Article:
Grow Your Own Wireless Broadband With Mushroom

A new product from Mushroom Networks allows businesses to provide their own fiber-speed wireless broadband connectivity in almost any location.

December 30, 2013

3 Min Read
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Mobile networks have become a viable option for network connectivity, competing with the likes of cable modems and fiber-based Internet service providers for many businesses. Mushroom Networks has introduced another option -- PortaBella, a unique mobile networking device that offers powerful, portable networking for a number of use cases.

Mushroom Networks specializes in "broadband bonding" technologies that create a range of interesting networking options. Where many of the company's products are rack-mounted and meant for fixed-location installations, PortaBella is made for travel and to provide almost-anywhere connectivity. "Porta" represents portability; the naming strategy is either goofy or cute, depending on your humor.

Regardless of the product's nomenclature, it's easy to appreciate the promise of PortaBella. In a highly mobile form-factor, the product aggregates up to eight USB mobile data adapters into a single bonded resource. Think of it as an ISP in a box. The box can go anywhere, with a built-in rechargeable battery option for when local power is scarce. The kicker: PortaBella supports cellular adapters of different technologies and from different carriers. This is the kind of bonding that Mushroom Networks claims as a core technology for its business model.

For those familiar with wireless LANs, PortaBella acts like a high-end wireless workgroup bridge for mobile networks, or an industrial-grade personal hotspot of sorts. Mushroom aims to deliver "fiber-like speeds" up to 65 Mbps for high-bandwidth or video-heavy functions. In my own operations, I can envision using PortaBella to provide event connections when I need a temporary network with robust Internet connectivity that can support site-to-site VPN extension of my enterprise network.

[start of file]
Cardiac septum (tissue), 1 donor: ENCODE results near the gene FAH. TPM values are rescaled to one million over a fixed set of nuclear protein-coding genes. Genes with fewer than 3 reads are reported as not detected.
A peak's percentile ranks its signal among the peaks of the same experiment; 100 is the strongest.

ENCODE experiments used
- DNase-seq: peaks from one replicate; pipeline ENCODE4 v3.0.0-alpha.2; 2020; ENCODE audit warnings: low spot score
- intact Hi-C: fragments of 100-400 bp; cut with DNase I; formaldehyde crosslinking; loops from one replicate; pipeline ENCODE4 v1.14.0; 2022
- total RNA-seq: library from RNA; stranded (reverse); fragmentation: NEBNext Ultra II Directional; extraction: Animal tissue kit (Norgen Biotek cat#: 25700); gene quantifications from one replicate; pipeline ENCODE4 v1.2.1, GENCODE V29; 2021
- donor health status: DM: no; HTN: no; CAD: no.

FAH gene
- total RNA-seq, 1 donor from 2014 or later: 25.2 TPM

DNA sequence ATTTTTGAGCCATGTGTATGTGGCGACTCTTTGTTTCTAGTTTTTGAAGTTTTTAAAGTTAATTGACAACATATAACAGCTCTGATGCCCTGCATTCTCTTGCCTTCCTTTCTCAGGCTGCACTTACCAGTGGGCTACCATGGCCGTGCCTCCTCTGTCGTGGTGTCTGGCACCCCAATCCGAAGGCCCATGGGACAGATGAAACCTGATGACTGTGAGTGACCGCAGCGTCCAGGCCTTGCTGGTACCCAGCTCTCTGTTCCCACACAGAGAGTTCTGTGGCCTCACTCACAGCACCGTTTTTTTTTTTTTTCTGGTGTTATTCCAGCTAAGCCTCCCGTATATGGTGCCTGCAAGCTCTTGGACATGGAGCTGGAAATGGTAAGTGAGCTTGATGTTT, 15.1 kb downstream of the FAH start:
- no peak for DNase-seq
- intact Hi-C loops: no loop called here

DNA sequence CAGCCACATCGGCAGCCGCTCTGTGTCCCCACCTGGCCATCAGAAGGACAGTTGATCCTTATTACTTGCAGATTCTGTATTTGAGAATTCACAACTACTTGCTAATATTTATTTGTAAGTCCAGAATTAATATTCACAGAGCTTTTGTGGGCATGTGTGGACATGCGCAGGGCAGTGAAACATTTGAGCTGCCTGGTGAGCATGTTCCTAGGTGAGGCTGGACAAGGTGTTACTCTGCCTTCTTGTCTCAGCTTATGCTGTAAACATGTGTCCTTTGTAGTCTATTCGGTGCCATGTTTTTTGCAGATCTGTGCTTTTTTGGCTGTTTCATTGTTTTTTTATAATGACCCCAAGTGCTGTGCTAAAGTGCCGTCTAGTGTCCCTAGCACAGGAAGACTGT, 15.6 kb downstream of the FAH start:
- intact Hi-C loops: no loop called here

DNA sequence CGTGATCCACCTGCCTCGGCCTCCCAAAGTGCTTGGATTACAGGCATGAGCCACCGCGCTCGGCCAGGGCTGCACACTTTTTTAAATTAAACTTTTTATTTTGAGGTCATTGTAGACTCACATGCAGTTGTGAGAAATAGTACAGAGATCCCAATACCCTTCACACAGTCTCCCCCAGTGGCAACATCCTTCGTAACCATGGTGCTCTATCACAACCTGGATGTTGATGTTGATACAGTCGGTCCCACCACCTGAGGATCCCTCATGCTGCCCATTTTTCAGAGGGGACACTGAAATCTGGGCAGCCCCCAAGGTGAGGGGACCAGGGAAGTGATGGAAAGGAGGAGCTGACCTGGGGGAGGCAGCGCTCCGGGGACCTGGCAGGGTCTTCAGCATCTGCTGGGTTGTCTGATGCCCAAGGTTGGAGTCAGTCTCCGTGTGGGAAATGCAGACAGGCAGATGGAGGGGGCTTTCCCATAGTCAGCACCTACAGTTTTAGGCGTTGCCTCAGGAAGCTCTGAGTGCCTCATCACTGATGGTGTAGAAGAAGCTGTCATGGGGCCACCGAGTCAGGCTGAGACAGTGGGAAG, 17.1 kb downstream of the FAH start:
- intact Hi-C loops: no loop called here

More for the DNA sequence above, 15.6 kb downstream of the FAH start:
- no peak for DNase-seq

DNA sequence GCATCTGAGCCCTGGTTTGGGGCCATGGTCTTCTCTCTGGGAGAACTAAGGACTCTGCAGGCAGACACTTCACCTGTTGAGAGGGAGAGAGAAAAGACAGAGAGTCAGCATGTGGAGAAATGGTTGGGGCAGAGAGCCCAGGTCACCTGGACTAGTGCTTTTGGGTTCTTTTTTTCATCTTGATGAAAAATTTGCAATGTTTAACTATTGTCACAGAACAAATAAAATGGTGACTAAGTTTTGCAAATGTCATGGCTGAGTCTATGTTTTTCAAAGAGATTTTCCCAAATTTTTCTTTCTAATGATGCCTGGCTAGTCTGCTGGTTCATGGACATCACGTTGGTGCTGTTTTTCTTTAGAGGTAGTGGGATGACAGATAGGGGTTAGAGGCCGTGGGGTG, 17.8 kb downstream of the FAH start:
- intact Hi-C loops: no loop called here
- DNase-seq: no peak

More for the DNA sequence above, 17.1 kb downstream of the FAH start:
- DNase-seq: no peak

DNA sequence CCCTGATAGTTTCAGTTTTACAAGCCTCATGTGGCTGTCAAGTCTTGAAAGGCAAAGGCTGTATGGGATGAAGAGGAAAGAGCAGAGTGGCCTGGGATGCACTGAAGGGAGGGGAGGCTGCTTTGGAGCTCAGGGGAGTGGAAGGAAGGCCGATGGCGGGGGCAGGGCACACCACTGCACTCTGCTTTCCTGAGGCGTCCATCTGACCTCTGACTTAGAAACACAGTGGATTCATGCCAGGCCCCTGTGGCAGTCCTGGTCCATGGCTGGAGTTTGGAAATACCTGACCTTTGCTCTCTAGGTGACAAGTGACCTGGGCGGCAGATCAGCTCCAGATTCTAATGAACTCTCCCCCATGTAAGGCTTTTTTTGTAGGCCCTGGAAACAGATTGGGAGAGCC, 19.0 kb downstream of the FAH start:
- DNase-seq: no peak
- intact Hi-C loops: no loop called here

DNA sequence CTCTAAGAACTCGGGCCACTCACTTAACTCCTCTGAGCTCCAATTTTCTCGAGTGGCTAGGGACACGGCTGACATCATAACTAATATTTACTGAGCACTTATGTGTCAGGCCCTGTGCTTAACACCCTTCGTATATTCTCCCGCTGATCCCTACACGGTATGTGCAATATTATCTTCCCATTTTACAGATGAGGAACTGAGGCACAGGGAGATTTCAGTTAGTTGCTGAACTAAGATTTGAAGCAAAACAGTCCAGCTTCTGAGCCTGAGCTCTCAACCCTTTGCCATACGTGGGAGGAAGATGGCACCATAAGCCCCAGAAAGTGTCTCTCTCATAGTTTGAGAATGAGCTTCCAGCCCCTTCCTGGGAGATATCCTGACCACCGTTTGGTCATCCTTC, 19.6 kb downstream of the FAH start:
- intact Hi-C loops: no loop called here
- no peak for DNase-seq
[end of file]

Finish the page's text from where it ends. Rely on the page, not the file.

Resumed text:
PortaBella can be configured as an all-in-one local network, providing router, firewall, and DHCP server capabilities. It also has built-in 2.4 GHz Wi-Fi access point that works at 802.11g/n. The device can also do simple pass-through on its 10/100 Ethernet jack if you want to connect it to your own router. Mushroom Networks' proprietary bonding technology promises that any drops to individual mobile network adapters will be transparent, with critical parameters like DNS load-balancing accounted for in the underlying technology.

PortaBella is an interesting approach with decent connectivity, but there is some fine print to understand before buying into the product. Depending on your plans for the remote end of the PortaBella link, you may need to invest in other Mushroom technologies.

For example, Mushroom's website says that live video streaming requires Mushroom's Teleporter solution, and webcasting needs the vendor's Streamer component for use with PortaBella. (Whether other technologies might be substituted for Mushroom's own in these roles isn't clear to me.) There are also complexities and advantages to connecting with Mushroom's Bonding Proxy Appliance, located in your data center, that affect the overall remote connection experience.

As someone who has tried with various degrees of success to provide a "go kit" for network connectivity or to extend my own Wi-Fi networks way beyond the norm to support specific events, I appreciate PortaBella's potential, and its price point (starting at a few thousand dollars). It's not easy to bring up a business-grade network in any location. The ability to include not only bandwidth but multi-carrier resiliency could be essential in the right scenario.

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